“I have two disabled sons. My older son Yan Cheng has cerebral palsy. He cannot move his body, he cannot speak or look after himself. He has already been at home by himself for six days, with nobody to bathe him or change his clothes and nothing to eat or drink,” the teen’s father wrote in a social media post the government later censored.

China Daily, another government propaganda newspaper, reported on Sunday that others in Hubei province, where Wuhan is located, had “been removed from office or disciplined” for similar failures in addressing the outbreak. Their cases received public repudiation through an announcement by the province’s Discipline Inspection Commission and Supervisory Commission, the Communist Party bureaucracy’s punitive agencies. While the article identified several individuals already known to have publicly lost their jobs, it revealed other cases of Communist Party officials fabricating data on the viral outbreak, “acting irresponsibly,” and working “by phone”:

Wang Gonghua, deputy director of the standing committee of the Danjiangkou people’s congress, made up work logs. Wang Xujie, chairman of the Yunxi county committee of the Chinese People’s Political Consultative Conference, loosely implemented quarantine rules, as did Zheng Zhongtan, deputy director of Yunxi county’s legislature, who carried out the work by phone.

Two other typical cases featured local Party committees acting irresponsibly by allowing banquets and public gatherings. You Hao and Liu Yu, Party chiefs of Chunmuying and Maobei townships in Enshi Tujia and Miao autonomous prefecture, were both removed from their posts.

Allowing public events is believed to be one of the ways in which the number of coronavirus cases grew into the tens of thousands. The weekend before China alerted the world to the existence of a previously unidentified type of coronavirus originating in Wuhan, the city attempted to break the world record for largest banquet with an annual Lunar New Year feast. The event attracted about 130,000 people and was primarily targeted at older “empty nest” residents whose children could not be home for the holiday. Elderly coronavirus patients are believed to make up most of the global death toll.

Beijing-based Communist Party propaganda has also disparaged Wuhan officials for causing unnecessary trauma to coronavirus patients. Last week, the Global Times revealed a harrowing incident in which local officials attempted to transfer elderly coronavirus patients to a new hospital. They did not use a specialized hospital vehicle; a public bus driver was expected to drive a large number of elderly patients – for which the bus did not have enough seats – to the hospital without directions. Neither the driver nor the patients received any protective care and the driver got lost for hours. The Global Times documented “several emotional breakdowns” on the driver’s part alone.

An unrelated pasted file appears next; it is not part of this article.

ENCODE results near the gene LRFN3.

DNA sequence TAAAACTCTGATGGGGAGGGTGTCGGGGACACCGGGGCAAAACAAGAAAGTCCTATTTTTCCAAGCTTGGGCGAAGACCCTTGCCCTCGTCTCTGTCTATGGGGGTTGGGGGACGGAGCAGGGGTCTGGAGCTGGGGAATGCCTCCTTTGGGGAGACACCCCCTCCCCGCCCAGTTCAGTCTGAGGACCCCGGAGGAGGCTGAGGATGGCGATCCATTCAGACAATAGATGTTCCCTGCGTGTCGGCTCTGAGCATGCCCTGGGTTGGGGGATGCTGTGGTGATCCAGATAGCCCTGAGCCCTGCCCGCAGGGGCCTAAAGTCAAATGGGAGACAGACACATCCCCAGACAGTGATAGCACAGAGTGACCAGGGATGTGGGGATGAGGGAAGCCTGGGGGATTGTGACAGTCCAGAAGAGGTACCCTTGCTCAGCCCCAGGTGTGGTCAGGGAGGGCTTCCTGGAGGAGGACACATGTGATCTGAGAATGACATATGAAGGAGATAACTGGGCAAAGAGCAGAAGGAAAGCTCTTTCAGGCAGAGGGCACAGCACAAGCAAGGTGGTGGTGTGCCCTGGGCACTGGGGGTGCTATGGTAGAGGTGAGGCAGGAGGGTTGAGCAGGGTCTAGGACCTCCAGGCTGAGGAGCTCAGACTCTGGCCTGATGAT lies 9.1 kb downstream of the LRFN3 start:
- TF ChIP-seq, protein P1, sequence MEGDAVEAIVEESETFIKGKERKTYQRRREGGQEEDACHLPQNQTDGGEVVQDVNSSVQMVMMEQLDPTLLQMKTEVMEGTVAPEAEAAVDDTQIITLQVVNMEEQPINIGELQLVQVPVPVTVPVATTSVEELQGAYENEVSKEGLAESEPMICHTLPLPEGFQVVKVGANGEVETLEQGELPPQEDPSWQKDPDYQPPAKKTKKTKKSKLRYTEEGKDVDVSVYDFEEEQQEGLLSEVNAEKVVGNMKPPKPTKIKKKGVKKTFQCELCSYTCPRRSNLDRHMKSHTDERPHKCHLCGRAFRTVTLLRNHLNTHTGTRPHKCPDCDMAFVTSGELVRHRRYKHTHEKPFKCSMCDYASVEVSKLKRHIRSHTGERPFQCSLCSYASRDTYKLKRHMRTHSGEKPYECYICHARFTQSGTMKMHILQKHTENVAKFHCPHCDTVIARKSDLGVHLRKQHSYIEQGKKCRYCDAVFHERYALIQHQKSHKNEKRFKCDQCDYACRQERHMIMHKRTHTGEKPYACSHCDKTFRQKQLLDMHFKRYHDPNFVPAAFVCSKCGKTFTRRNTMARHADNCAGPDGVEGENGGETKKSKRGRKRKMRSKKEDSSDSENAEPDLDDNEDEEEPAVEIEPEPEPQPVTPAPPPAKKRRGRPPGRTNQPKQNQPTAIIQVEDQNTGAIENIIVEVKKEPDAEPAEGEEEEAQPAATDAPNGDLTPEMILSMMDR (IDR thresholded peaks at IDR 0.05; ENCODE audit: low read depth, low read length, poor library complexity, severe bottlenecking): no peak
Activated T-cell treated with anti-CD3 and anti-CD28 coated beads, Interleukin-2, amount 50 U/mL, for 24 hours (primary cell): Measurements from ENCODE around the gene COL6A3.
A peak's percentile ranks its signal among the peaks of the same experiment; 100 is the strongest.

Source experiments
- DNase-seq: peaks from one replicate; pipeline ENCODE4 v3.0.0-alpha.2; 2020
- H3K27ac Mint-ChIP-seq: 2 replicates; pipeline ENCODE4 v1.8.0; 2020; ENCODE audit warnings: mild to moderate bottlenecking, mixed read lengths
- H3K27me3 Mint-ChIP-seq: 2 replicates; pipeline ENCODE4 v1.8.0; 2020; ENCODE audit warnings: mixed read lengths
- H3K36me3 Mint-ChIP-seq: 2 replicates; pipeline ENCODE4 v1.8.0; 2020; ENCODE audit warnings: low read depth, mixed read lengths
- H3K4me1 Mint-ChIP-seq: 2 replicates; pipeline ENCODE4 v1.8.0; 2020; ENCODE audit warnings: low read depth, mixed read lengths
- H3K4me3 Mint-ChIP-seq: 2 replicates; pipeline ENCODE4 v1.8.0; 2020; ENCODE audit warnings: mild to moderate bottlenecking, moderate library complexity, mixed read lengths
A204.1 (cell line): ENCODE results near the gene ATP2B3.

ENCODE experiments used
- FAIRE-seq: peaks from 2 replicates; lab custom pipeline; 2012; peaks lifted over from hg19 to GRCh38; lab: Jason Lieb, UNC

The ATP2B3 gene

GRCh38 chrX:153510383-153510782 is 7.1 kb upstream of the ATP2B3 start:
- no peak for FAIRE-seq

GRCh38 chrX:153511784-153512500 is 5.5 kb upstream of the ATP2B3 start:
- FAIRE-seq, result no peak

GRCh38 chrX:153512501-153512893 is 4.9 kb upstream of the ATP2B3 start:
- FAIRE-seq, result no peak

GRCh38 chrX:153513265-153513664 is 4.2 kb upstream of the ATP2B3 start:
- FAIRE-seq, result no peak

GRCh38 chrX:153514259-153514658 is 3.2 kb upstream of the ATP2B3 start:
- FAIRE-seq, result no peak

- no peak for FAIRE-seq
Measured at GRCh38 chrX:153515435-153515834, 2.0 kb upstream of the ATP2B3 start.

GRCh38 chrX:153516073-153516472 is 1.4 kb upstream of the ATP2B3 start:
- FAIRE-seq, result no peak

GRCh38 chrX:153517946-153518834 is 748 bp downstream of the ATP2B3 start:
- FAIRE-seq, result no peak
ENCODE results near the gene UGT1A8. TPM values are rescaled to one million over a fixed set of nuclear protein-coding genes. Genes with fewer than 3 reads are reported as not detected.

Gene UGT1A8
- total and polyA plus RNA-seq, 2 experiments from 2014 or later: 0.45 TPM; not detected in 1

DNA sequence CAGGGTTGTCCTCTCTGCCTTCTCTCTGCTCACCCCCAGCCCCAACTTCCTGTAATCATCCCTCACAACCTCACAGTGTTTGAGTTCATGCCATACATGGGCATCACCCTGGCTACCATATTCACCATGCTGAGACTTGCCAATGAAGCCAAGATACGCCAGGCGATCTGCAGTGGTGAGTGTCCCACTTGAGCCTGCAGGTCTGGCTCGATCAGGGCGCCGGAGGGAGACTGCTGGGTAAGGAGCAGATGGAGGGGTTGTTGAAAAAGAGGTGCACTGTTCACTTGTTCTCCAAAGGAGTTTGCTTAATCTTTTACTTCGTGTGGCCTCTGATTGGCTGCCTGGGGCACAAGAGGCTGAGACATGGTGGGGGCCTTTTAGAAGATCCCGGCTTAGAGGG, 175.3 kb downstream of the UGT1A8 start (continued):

Just as it has shifted all blame for the coronavirus outbreak on local officials, Beijing government media has given all praise for any positive responses to the outbreak to dictator Xi Jinping and senior Communist Party officials. Xi punished the text of a recent speech as an opinion column in state media Monday, declaring himself the leader of the outbreak response and urging full obedience to Beijing from the people, a response to growing discontent against his leadership in the country. Xinhua, the government news service, also published a story claiming the international community is praising Xi personally for his handling of the outbreak.

At press time, global health authorities have identified 71,812 confirmed cases of coronavirus worldwide and 1,775 deaths, nearly all of them in China. Cases have been confirmed in Europe, Africa, and North America as well as other countries of Asia.

Follow Frances Martel on Facebook and Twitter.